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NonStop Systems and Applications – Detecting and Protecting against Ransomware

Keith Moore HPE Distinguished Technologist



The topic of Ransomware protection and recovery is hot in the FSI industry, especially.  Al lot of this is due to recent (2018-2021) increase of IT attacks reported publicly. One would assume that this correlates to an actual increase in the number of attacks, but it is always wise to assume that some of the reaction is due to visibility as much as it is to an increase. 

So let’s assume a significant rise of activity specifically relating to hack that hold systems and/or data for ransom.  This is clearly a small subset of overall cyber security events worldwide. (10% of computer attacks are ransomware per Norton Software), but ransomware is by several sources the #1 most common EXPLOITATION used by the criminals that are leveraging beyond a less disruptive illegal attack (like phishing, stealing email data, privacy information, etc.).  

The most important thing to consider, according to several sources, is that 95% of all ransomware attacks are against Windows and are usually involved via Trojan horse DLL or Remote Trojans (RATS). The remaining reported incidents are on Android and OSX (Apple). The reasons that Windows’ systems are so vulnerable have mostly to do with the ubiquity and the ease of development of intrusive software. In other words, it is also the platform where there are the most vulnerabilities to virus attacks (a superset of the ransomware tools mentioned above).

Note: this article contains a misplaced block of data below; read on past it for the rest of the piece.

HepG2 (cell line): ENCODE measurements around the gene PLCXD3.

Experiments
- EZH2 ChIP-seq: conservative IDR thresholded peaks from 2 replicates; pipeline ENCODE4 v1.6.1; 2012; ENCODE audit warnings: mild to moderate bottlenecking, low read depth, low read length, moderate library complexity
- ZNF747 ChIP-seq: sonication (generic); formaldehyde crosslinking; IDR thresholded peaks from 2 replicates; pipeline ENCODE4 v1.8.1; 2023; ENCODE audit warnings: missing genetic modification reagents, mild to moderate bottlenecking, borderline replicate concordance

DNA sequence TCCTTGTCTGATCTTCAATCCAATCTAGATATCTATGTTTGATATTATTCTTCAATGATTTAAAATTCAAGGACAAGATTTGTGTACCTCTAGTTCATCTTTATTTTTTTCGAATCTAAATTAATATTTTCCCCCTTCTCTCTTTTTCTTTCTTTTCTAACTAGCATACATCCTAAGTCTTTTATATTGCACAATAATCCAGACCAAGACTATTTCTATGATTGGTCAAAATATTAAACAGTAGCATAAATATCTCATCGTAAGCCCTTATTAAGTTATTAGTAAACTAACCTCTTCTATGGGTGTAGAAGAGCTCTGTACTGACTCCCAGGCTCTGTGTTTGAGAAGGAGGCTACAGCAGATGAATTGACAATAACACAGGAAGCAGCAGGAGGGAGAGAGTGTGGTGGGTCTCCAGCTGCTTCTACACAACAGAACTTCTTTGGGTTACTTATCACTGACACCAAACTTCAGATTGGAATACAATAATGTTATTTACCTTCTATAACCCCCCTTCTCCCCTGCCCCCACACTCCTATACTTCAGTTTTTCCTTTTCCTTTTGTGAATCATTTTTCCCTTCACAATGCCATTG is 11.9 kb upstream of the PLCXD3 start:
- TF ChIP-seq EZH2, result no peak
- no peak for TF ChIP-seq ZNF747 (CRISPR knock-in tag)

What, realistically, is a true ransomware event?   

A ransomware event occurs when a malicious activity allows the actor to take control of the operating system and keep some portion of it from being usable by its systems-level users. Most often, the action perpetrated is to obfuscate the data that is managed by the operating system, rendering it useless to the systems user(s). As with all ransom hostage situations, there is a promise to deliver a resolution I returns for something. Usually this something of monetary value, but it could be some other form of extortion.

I say all of this not to shelve the concern, but rather to express the perspective that NonStop users likely has some time to address any future attacks that could come to any computer. NonStop users should develop specific detailed plans to address this concern at the same level at which they have disaster recovery plans. In all cases, the NonStop systems management must address all appropriate computer security procedures and should also focus on data protection and system-wide recovery schemes. 

The overlap with disaster recovery processes is apparent, but some specific differences are:

  1. Ransomware introduces the concept of a fuzzy Recovery Point Objective (RPO).   This is my term “fuzzy RPO”, not an industry term.  But because most NonStop servers are transactional in nature, the data state used for recovery is ever moving. NonStop audit replication tools provide some possible sources for recovery, but it is still true that the RPO is fuzzy until the second (below) item is addressed.
  1. Known-good.  Most NonStop transactional systems do not often go down/stop, nor do they have a simple definitive perspective of “known good” for the data (base) s. This is because the data is ever-changing based upon the transactional activities. Audit trails represent a state-in-time, but the time at which they are considered “known good” is a subjective function based upon post-facto analysis after an attack.